Organizing Notes

Bruce Gagnon is coordinator of the Global Network Against Weapons & Nuclear Power in Space. He offers his own reflections on organizing and the state of America's declining empire....

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Location: Brunswick, Maine, United States

I'm back to work for the Global Network. Will continue to help Lisa Savage for US Senate campaign on my free time. Trying to self-isolate as much as possible. Best wishes and good luck to you all.

Sunday, March 19, 2006

CONVERT THE MILITARY INDUSTRIAL COMPLEX


I went north yesterday to Farmington, Maine to attend an event called "Sustainable Maine Conference: Turning Toward Peace Through Jobs and a Clean Environment." It was organized by Peace Action Maine and the Global Network was a co-sponsor. I facilitated a workshop called "Corporate Takeover & Military Transformation."

It was held at the University of Maine at Farmington and my good friend Doug Rawlings, president of Maine Veterans for Peace, who teaches there was the host. He turned out a great number of students for the event...and peace and environmental activists came from all over the state.

The whole idea of the conference was to introduce the idea that we need to convert the military industrial complex to peaceful production. Why can't we build mass transit systems or windmills at Bath Iron Works here in Maine instead of Aegis destroyers that will be used to surround and provoke China?

I notice that when you ask that question, some folks who would otherwise agree, just roll their eyes. They say, "Well, the politicians will never agree to that." I tend to respond, "Well, if we don't make a political demand on them they never will." I thought that was our job as activists, to create an alternative vision and then go out and organize support for it. How else can we ever stop this endless war cycle unless we demand an alternative? Of course it is going to be hard - but what meaningful change has ever come easy? How long did it take to end slavery? Imagine when abolitionists started saying, "You know we should end slavery." And the response was, "Yeah sure, the entire country's economy is hostage to the institution to slavery and you want to change that. Can't we work on something easier?" But in the end the moral outrage won out and slavery was ended. It was a long bitter struggle though that ended with civil war.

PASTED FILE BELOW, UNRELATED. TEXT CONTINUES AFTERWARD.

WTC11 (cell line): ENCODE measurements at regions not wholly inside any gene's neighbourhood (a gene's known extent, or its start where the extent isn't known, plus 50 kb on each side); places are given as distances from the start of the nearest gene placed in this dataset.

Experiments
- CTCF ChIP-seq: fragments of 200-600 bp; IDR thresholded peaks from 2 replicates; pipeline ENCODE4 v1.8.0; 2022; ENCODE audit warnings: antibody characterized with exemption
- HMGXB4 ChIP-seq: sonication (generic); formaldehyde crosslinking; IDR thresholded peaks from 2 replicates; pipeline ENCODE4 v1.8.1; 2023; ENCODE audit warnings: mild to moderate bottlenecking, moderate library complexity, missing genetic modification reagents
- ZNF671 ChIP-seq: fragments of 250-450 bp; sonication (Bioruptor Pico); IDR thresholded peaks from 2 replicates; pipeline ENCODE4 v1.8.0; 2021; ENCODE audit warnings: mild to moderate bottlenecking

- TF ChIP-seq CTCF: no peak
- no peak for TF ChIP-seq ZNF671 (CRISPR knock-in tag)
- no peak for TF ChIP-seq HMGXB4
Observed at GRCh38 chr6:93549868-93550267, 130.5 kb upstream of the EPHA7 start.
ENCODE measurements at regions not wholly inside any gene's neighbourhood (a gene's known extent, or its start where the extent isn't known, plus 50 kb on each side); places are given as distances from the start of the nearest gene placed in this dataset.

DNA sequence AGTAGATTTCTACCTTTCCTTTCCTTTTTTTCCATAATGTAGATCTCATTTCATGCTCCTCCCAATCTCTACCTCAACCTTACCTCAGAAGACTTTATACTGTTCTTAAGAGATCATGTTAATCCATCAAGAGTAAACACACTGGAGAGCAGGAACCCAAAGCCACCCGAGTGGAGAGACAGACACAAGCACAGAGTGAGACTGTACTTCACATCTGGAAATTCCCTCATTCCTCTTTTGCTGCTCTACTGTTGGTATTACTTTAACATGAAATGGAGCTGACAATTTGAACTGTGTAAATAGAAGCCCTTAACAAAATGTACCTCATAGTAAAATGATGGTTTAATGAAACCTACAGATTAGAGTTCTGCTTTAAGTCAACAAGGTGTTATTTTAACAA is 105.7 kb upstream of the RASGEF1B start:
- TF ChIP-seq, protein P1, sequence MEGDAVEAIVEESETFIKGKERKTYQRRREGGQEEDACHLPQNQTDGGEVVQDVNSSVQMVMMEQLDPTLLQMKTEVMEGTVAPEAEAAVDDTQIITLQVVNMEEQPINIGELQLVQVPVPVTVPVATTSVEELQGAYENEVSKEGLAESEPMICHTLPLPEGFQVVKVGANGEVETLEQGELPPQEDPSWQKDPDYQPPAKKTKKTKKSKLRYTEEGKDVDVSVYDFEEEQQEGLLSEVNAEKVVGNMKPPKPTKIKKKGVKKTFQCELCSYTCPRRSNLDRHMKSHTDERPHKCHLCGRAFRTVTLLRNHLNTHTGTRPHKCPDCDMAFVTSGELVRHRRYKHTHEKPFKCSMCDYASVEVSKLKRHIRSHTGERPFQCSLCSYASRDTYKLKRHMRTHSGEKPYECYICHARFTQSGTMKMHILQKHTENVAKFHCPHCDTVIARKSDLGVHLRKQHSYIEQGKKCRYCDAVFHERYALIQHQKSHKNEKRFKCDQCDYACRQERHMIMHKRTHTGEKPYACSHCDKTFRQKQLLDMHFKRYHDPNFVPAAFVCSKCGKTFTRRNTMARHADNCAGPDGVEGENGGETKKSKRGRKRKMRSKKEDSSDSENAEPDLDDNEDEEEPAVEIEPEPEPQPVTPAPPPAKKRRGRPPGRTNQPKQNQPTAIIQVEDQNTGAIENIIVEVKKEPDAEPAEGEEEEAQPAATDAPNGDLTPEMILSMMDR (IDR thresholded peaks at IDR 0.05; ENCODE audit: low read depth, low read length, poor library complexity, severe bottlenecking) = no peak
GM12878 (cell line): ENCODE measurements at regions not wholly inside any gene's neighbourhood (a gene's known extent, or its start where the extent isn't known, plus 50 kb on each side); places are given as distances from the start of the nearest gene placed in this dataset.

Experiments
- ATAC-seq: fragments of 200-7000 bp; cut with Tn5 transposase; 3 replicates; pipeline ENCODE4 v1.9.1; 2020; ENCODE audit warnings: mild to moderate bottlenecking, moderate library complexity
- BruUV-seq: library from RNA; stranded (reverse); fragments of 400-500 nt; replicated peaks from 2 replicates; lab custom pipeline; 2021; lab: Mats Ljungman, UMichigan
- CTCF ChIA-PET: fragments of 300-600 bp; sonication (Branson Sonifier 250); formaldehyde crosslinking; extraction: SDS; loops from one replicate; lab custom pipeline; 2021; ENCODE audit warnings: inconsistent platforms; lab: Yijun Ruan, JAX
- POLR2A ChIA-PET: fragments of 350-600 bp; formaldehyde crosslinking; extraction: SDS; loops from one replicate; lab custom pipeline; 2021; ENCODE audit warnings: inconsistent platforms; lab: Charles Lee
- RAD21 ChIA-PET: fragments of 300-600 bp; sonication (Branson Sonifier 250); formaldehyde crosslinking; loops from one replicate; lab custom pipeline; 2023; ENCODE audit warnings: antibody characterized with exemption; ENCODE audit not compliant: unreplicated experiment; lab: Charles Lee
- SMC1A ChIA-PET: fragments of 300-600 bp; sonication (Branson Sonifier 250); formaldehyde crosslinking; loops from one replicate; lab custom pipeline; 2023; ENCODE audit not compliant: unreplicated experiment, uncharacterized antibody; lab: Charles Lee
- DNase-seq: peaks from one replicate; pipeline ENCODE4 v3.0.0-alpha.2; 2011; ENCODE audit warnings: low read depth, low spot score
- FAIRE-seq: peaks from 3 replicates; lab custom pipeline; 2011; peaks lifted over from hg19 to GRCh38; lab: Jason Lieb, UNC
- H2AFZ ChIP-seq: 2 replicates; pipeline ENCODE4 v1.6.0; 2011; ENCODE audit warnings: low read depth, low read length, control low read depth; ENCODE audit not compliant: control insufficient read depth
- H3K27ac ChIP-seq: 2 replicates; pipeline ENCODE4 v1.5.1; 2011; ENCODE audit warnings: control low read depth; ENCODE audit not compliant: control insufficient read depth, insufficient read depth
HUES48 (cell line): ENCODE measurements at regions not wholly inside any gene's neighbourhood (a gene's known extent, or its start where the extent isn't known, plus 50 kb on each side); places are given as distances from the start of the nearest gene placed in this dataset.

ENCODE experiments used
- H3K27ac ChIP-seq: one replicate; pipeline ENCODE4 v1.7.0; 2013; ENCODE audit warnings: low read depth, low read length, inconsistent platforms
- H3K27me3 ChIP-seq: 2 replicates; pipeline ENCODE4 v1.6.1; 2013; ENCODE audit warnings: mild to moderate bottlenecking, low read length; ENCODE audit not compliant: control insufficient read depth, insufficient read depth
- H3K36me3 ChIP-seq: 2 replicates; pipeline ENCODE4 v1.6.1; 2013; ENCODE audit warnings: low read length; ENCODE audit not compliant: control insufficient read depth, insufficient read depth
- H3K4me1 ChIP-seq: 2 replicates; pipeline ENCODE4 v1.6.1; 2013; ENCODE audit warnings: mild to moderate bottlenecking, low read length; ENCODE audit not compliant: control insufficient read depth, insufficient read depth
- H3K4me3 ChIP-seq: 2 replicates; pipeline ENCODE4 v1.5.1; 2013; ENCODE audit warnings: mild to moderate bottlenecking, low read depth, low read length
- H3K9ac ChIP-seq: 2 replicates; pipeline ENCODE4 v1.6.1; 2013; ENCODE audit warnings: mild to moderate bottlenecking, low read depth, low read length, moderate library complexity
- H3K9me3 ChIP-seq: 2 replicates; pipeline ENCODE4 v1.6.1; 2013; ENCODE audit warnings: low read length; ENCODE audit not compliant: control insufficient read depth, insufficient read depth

So today our country’s economy is hostage to the institution called military production and endless war. The more wars we have the more weapons we need. The more weapons we need the more jobs we have in local communities producing them. And please, don't close our bases and military production facilities, our local leaders say!!!!!!

So our job today is to make a political demand. We want our tax dollars used for peaceful production of sustainable technologies that give our children a future on this Earth. We know that building solar, windmills, mass transit systems and the like will provide more jobs than military production does - because the military industrial complex is capital intensive. That means that per million dollars we get less jobs building weapons than we would by spending the same amount of money on any other kind of production.

Our job in the peace movement is to advance an alternative vision that unites the peace movement, the environmental movement and the labor movement. Think of the good jobs that could be created by converting the military industrial complex. Think what happens when weapons are no longer the number one industrial export of our nation. We could be proud of our country again. We can reduce the need for oil. We can slow global warming. Let's make this change, now, before it is too late.

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